About Me


My main research interests are in observational cosmology. As we are entering the era of “precision cosmology”, our understanding of the major constituents of the universe are limited at best: the recent discovery that the expansion of the universe is accelerating due to an unknown field dubbed the “dark energy”, is arguably the most significant finding in cosmology of the last three decades. In addition, evidence for dark matter as another dominant component is overwhelming. Making sense of this rather unexpected universe is the focus of my research and the main aim is to make accurate measurements that help constrain and test theoretical models of dark matter and dark energy.

To do so, I use a technique called weak gravitational lensing to study the dark matter distribution in the universe. This relatively new technique uses the fact that intervening structures perturb the paths of photons emitted by distant galaxies: it is as if we are viewing these galaxies through a piece of glass with a spatially varying index of refraction. As a result the images of the galaxies appear slightly distorted, which allows us to map the distribution of dark matter directly! We can use these results to study the large scale mass distribution in the universe statistically, which is a powerful probe of cosmological parameters. We can also study massive objects such as clusters of galaxies or look at the properties of galaxies. What these projects have in common is that they require large amounts of (wide-field) imaging data, which are subsequently analysed to extract the tiny weak lensing signal. These data are not only used for lensing projects, but are also the starting point of various other studies.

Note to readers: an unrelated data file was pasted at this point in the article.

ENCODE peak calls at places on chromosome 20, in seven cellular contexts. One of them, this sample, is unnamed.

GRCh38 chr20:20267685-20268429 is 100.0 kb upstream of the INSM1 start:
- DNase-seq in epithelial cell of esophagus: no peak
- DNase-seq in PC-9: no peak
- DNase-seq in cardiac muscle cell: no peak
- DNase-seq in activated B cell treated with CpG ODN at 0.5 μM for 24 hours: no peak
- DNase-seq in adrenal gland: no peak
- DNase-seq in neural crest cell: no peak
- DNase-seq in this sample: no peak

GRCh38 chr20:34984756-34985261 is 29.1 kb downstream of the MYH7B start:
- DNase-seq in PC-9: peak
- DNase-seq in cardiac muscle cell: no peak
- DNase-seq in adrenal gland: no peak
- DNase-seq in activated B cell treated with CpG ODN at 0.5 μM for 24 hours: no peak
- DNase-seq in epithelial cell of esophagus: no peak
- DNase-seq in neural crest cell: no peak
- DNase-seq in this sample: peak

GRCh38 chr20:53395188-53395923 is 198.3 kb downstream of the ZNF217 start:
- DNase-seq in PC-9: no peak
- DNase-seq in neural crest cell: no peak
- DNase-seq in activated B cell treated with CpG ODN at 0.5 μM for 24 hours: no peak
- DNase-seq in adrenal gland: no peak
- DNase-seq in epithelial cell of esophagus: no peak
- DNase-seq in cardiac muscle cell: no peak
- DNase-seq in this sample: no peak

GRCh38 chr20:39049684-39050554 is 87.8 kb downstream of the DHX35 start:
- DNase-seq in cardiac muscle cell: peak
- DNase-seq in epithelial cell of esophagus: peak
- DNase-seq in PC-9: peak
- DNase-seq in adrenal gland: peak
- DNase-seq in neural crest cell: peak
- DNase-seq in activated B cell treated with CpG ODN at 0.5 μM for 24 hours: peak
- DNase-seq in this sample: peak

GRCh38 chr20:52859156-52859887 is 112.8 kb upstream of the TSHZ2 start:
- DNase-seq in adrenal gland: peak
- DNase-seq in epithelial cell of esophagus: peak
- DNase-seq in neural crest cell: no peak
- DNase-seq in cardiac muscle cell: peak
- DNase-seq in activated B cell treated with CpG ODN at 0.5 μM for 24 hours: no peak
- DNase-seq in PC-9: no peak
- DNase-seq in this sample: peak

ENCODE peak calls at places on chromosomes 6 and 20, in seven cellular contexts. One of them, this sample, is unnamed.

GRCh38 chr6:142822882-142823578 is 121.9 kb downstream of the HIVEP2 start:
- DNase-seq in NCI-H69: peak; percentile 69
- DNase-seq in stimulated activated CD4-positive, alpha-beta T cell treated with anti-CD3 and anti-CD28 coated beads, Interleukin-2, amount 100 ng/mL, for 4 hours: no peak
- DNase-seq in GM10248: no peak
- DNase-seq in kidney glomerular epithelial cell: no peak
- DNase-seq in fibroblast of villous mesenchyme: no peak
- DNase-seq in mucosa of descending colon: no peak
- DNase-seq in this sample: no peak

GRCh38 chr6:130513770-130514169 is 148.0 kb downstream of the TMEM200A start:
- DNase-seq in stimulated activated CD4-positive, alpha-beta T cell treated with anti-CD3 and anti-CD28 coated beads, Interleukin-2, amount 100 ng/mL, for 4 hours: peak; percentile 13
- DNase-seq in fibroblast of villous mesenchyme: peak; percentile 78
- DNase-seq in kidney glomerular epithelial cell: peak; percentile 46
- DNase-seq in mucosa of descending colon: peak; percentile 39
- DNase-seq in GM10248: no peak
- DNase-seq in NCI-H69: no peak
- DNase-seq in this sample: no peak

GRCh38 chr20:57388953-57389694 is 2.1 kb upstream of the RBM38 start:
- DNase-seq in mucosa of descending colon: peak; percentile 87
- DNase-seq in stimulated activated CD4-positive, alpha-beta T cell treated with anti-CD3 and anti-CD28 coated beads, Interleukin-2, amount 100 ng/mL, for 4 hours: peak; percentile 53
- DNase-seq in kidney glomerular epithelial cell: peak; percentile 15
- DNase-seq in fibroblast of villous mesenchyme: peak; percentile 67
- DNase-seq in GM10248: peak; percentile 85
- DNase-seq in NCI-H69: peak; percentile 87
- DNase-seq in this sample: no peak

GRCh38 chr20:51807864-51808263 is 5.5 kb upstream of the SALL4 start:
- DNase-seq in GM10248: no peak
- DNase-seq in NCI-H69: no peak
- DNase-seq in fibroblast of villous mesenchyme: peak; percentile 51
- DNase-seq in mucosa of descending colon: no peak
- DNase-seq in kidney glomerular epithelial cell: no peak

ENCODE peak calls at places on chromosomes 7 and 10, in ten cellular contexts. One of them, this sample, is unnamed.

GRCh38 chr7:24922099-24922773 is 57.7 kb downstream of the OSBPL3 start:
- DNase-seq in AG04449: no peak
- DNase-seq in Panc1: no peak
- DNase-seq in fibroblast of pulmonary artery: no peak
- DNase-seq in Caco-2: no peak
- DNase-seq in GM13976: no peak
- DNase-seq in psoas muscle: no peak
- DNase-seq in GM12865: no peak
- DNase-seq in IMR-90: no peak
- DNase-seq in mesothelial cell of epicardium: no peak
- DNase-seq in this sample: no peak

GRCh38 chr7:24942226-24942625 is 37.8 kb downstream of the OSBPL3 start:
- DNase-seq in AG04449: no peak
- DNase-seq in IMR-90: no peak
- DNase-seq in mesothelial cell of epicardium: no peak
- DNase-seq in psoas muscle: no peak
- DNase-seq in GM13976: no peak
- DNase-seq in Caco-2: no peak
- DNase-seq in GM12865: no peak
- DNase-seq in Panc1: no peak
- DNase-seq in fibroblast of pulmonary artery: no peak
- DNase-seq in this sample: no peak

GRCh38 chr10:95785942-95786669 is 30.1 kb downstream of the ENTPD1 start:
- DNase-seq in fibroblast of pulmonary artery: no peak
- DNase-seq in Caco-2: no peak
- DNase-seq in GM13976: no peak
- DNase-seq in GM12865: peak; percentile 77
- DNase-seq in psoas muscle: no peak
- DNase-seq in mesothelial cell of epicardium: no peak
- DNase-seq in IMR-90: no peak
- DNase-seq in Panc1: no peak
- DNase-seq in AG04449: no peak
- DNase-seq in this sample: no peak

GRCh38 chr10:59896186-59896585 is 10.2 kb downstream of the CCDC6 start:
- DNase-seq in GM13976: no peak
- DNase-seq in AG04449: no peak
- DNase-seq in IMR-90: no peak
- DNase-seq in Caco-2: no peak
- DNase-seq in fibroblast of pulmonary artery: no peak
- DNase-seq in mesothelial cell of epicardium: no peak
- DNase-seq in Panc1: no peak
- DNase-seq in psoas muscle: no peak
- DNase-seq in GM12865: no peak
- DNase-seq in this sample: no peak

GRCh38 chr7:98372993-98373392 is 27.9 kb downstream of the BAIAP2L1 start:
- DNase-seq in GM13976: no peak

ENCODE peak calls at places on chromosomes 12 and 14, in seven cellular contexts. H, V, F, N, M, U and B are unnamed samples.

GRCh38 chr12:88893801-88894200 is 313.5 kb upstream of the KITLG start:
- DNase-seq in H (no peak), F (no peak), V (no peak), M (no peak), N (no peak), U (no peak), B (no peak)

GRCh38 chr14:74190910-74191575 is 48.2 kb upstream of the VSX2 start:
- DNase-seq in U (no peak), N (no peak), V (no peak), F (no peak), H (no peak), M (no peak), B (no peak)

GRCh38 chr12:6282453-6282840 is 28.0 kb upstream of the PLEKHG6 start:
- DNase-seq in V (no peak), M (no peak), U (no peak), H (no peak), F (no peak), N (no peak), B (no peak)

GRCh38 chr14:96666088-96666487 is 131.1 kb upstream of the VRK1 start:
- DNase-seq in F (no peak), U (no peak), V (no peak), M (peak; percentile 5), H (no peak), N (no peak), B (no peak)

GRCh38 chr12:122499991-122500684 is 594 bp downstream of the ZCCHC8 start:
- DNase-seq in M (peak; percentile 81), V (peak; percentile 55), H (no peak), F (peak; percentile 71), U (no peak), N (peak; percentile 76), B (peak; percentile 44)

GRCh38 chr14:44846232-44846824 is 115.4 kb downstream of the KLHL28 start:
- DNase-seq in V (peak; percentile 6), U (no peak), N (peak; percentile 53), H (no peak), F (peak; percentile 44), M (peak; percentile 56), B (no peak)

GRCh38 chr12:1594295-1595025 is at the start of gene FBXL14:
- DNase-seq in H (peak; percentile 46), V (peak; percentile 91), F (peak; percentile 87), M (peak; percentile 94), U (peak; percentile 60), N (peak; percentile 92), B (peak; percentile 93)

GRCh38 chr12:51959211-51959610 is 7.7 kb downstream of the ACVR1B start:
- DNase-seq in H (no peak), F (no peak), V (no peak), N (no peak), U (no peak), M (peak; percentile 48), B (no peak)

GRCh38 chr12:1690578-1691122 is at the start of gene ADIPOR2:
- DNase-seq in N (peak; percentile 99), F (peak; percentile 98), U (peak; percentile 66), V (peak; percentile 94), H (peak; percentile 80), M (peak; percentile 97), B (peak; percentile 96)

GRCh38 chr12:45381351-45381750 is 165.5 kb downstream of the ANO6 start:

My research is supported by the following institutions and funding agencies:

  Euclid KiDS  
  Leiden University ERC NWO NOVA CIFAR